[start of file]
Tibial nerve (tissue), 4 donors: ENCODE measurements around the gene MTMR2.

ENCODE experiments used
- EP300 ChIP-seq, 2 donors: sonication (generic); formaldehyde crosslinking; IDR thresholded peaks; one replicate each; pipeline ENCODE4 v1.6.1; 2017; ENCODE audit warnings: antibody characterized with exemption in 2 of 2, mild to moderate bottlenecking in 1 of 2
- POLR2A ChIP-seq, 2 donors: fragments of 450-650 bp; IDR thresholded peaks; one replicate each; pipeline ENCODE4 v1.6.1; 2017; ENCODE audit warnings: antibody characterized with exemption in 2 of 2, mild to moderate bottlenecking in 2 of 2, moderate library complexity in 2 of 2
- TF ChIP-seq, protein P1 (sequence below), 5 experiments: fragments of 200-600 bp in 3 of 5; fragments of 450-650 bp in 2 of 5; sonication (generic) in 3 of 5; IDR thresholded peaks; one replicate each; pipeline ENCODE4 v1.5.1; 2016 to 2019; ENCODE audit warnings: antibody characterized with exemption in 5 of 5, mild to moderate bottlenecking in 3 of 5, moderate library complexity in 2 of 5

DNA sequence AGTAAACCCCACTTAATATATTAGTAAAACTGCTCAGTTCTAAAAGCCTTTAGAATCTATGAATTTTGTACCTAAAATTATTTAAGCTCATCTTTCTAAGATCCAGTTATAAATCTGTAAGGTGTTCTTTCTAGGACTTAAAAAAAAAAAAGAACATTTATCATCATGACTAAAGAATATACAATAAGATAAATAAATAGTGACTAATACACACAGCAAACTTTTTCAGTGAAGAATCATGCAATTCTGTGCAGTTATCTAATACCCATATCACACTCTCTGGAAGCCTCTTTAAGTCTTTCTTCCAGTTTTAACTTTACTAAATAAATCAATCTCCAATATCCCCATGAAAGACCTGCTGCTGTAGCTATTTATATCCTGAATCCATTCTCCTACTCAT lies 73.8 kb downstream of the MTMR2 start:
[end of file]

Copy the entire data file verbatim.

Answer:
Tibial nerve (tissue), 4 donors: ENCODE measurements around the gene MTMR2.

ENCODE experiments used
- EP300 ChIP-seq, 2 donors: sonication (generic); formaldehyde crosslinking; IDR thresholded peaks; one replicate each; pipeline ENCODE4 v1.6.1; 2017; ENCODE audit warnings: antibody characterized with exemption in 2 of 2, mild to moderate bottlenecking in 1 of 2
- POLR2A ChIP-seq, 2 donors: fragments of 450-650 bp; IDR thresholded peaks; one replicate each; pipeline ENCODE4 v1.6.1; 2017; ENCODE audit warnings: antibody characterized with exemption in 2 of 2, mild to moderate bottlenecking in 2 of 2, moderate library complexity in 2 of 2
- TF ChIP-seq, protein P1 (sequence below), 5 experiments: fragments of 200-600 bp in 3 of 5; fragments of 450-650 bp in 2 of 5; sonication (generic) in 3 of 5; IDR thresholded peaks; one replicate each; pipeline ENCODE4 v1.5.1; 2016 to 2019; ENCODE audit warnings: antibody characterized with exemption in 5 of 5, mild to moderate bottlenecking in 3 of 5, moderate library complexity in 2 of 5

DNA sequence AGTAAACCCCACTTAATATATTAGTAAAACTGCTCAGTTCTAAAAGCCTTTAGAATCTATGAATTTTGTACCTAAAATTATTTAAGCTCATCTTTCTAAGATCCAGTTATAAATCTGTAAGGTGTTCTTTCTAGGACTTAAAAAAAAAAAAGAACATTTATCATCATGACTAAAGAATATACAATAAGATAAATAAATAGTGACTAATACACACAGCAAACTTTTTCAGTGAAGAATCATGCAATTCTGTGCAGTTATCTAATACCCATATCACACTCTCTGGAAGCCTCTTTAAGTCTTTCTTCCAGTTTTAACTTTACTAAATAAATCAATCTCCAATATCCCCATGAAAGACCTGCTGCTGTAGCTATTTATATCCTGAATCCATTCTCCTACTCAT lies 73.8 kb downstream of the MTMR2 start: